By Priscilla & Elizabeth Perkins
Webster defines well-being as, “the state of being happy, healthy, or prosperous”. I feel ill-equipped to speak on a subject that has not been a part of my lineage in America. Maw Babe Perkins was a 15-year-old Mississippi slave in 1865. She had 19 children. Maw Babe also raised my father, John, after his own mother died of starvation in the winter of 1931, when he was only 7 months old. Many of you know his story of plantation life, the murders of his sister and brother, of bitter racism, the brutal torture, and of his extraordinary fight for justice through the power of reconciliation and love.
I grew up learning about the brave soldiers who fought the good fight before me. Whose shoulders I now stand on; and the responsibility I bear for the next generation of justice leaders. When I think of how tired Harriet Tubman must have been on each of her 13 harrowing missions. When I think of how tired Martin Luther King, John Lewis and the brave men and women who marched 54-miles from Selma to Montgomery were. When I think of how exhausted my father must have been when he was ordered to mop up his own blood after a night of brutal beatings and torture by the Brandon County Sheriff. When I think of our dear Lord Jesus carrying the cross up to Calvary and dying on it so that we might have life — all I can say is I ain’t no ways tired! My feet might be swollen, my back might be aching, but I don’t feel no ways tired.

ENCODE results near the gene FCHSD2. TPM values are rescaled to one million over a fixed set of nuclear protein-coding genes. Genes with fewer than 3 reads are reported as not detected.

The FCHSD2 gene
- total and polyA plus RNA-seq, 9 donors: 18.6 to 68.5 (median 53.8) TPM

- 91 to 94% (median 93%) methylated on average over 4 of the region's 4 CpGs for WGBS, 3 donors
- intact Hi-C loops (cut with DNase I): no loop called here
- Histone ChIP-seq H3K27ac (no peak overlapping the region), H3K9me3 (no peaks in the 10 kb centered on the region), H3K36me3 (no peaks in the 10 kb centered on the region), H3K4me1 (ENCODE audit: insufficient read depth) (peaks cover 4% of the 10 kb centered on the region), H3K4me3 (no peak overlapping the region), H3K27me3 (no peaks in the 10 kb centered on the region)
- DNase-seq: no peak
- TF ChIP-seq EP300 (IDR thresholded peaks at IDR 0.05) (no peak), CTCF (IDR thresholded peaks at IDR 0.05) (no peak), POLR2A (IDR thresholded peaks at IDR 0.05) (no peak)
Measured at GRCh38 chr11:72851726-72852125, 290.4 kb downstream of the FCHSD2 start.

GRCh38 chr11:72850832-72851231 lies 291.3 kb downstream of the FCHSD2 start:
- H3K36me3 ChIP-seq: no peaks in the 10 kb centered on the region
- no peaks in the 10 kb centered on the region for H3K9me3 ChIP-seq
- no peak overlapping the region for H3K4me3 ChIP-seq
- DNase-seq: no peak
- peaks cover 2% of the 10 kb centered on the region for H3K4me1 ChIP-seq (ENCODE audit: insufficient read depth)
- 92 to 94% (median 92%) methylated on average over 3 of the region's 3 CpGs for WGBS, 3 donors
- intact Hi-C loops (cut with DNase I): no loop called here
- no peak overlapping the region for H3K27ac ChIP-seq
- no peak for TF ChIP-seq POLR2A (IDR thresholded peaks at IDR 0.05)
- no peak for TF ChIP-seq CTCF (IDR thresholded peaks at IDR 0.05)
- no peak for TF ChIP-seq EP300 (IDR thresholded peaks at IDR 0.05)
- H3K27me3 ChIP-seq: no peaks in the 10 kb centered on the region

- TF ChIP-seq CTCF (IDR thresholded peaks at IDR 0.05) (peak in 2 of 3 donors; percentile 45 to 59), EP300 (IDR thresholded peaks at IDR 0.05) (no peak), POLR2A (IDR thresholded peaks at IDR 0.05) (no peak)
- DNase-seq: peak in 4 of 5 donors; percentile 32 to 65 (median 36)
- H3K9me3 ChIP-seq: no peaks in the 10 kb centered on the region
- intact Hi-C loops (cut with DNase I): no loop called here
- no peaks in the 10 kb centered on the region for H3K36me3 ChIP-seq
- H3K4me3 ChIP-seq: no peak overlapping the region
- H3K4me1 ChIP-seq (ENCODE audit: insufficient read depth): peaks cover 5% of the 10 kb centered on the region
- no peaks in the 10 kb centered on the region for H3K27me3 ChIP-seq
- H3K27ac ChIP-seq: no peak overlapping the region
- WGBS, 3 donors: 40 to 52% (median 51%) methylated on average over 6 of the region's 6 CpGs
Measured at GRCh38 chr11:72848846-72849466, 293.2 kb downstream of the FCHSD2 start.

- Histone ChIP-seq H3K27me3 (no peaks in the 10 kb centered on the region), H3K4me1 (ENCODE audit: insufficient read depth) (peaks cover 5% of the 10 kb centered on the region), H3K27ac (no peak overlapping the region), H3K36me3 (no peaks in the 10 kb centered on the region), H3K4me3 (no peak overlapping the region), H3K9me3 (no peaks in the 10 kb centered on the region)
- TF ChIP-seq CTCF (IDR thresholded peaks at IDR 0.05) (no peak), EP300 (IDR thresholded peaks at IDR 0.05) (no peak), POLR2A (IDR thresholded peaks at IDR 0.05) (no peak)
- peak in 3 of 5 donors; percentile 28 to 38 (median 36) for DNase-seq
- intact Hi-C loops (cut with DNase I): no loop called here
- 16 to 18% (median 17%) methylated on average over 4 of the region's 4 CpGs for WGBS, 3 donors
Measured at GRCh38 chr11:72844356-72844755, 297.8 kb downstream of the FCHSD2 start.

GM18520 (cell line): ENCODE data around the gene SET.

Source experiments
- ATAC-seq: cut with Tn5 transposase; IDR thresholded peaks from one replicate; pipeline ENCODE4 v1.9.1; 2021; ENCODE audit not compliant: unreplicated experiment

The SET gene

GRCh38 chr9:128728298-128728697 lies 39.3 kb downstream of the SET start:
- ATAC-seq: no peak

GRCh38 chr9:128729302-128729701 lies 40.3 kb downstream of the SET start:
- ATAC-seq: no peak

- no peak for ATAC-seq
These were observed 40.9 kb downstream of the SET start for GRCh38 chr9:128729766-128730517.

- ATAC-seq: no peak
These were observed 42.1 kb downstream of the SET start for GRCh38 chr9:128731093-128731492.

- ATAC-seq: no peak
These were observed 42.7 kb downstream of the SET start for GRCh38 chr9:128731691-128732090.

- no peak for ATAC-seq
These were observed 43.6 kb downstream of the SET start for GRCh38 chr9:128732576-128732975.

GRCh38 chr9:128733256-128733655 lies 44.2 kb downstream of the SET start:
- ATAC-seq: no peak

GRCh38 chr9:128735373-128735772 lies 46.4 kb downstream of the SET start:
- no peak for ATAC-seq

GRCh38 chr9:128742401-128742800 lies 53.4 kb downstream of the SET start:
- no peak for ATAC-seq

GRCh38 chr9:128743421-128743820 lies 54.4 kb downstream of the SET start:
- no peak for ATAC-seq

As people seeking God’s shalom, we must not get complacent when our struggle for biblical reconciliation and justice is so great. Isaiah 40: 29-31 says, He gives power to the faint and strengthens the powerless. Even youths will faint and be weary, and the young will fall exhausted, but those who wait for the Lord shall renew their strength; they shall mount up with wings like eagles; they shall run and not be weary; they shall walk and not faint.